FEATURE – My life-changing medical mission to the Republic of South Sudan reminded me once again what is special about being a physician. Supported by the Healing Kadi Foundation, Dr. Joseph Dumba of Omaha, Neb. led a group of six physicians and other medical support staff back to his home village, now that the war-ravaged country has found at least temporary peace.
During rebel bombings, separated from his family, Dumba left as a refugee and returned years later after finding his way to an education and completing medical training in the United States. As one of the physicians who accompanied him, I felt fortunate to work alongside this team of incredible people from Utah and Nebraska. Our hearts were deeply affected while bringing medical care to thousands of villagers in an area called Kajo-Keji.
After a two-day flight to Juba City, the capital of South Sudan and a seven-hour jeep ride across the African bush, we arrived in Kajo-Keji to a hero’s welcome. A procession of villagers chanted, danced and sang. Soon we started our work. In the evenings we spent hours sorting the barrels full of donated medications we brought. In the daytime, our medical team ran a clinic that changed location with each sunrise.
Arrangements were made to use schoolhouses or village classrooms, and thousands of patients streamed into the makeshift clinics daily. Many of these humble people live with disease and suffering yet sang African welcome songs with beautiful voices as we approached their meager buildings. Word spread through the villages and before we could set up the pharmacy, nursing triage area and the physician treatment rooms, a long line formed, most days in excess of 1,000 people.
The days are long but painless because of our innate desire to help all that have walked so far to be seen by the doctors from the West. Limited tools and resources often times left pangs of regret that we couldn’t do more to alleviate suffering from a myriad of diseases. Though we came armed with much, many of the diagnostic and treatment modalities necessary for cure were simply not available.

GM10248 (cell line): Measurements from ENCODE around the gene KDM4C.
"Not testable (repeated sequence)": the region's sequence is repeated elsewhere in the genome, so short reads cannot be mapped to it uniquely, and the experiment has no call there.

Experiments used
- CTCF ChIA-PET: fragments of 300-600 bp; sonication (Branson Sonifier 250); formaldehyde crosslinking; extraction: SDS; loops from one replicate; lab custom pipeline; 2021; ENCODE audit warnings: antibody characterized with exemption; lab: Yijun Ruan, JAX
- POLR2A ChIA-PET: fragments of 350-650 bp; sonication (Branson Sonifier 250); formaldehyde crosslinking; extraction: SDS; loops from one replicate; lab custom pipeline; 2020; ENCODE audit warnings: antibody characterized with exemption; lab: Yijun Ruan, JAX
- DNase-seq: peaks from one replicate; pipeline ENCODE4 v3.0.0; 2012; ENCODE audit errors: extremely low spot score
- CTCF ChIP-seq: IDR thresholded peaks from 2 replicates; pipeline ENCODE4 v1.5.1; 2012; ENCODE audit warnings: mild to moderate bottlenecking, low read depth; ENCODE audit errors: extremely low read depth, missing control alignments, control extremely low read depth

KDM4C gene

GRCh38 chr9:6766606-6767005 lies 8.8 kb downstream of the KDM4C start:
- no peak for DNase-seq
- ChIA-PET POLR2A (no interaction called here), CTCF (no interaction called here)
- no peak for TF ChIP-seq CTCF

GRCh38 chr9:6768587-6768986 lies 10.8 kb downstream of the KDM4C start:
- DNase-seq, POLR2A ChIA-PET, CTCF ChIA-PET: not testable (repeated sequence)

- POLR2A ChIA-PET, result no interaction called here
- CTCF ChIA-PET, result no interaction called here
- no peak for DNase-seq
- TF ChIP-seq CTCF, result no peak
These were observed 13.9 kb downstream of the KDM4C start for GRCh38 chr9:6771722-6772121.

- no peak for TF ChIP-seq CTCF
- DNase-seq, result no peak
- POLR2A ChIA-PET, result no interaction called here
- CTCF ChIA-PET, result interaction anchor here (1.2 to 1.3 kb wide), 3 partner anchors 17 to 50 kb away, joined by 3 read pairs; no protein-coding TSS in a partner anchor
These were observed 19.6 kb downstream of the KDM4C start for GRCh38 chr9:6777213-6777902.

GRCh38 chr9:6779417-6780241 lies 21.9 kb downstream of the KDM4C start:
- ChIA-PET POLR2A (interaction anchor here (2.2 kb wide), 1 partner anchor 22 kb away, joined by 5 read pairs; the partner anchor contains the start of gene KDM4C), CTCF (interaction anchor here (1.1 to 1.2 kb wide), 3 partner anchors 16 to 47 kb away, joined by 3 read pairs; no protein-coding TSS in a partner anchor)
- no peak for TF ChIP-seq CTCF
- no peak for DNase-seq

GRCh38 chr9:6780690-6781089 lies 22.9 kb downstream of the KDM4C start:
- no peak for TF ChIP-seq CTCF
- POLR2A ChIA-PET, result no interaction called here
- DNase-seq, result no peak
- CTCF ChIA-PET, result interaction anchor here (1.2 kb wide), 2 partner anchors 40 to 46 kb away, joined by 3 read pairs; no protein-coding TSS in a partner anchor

The illness, poverty and destitution was sobering. The remote villages are scattered across a land full of African beauty and grandeur. In a land full of paradox and extremes, sometimes it felt like I’d done little at the end of a long day seeing so many serious ailments, infections and parasitic diseases. Dumba quickly corrected that erroneous thinking the very first day when he said, “No, you did help them, you touched them.” Sometimes we forget that the physician’s caring, healing touch, is medicine in and of itself.
Many of these patients had never before seen a western doctor. It impressed me that though they have ailments ranging from cataracts, parasites and skin infestations to HIV, typhoid and malaria, they still smile. The children especially touched my heart. Many times each day I would wish that I could take a particular patient home to the U.S. with me and care for them with the technologies and treatments we have here. Those longings were greatly outweighed, however, by the joy I felt inside when our medicines, supplies and treatments brought relief. There is nothing better in medicine than to treat a suffering child and to see the relief come into their eyes and into the eyes of their parents.
The resources pooled and transported with the medical team were a combination of donations from the team members, their families and friends, as well as generous charitable contributions from individuals from Omaha to St. George.
The health and wellness we enjoy, and maybe take for granted at times, is in part thanks to the medical technologies that are second to none in the world. What is life-changing is seeing those in need on the other side of the world and being able to take a portion of that first-rate medicine to them. Yet, it was unexpected that I’d be the one who gained the most in each special physician-patient encounter.
A documentary on the medical journey through South Sudan can be viewed here.
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Written by Dr. Robert Benson, M.D. M.B.A., for St. George Health and Wellness magazine and St. George News.
Benson is the medical editor of St. George Health and Wellness magazine and currently works as a board-certified Emergency Medicine physician.
Email: [email protected]
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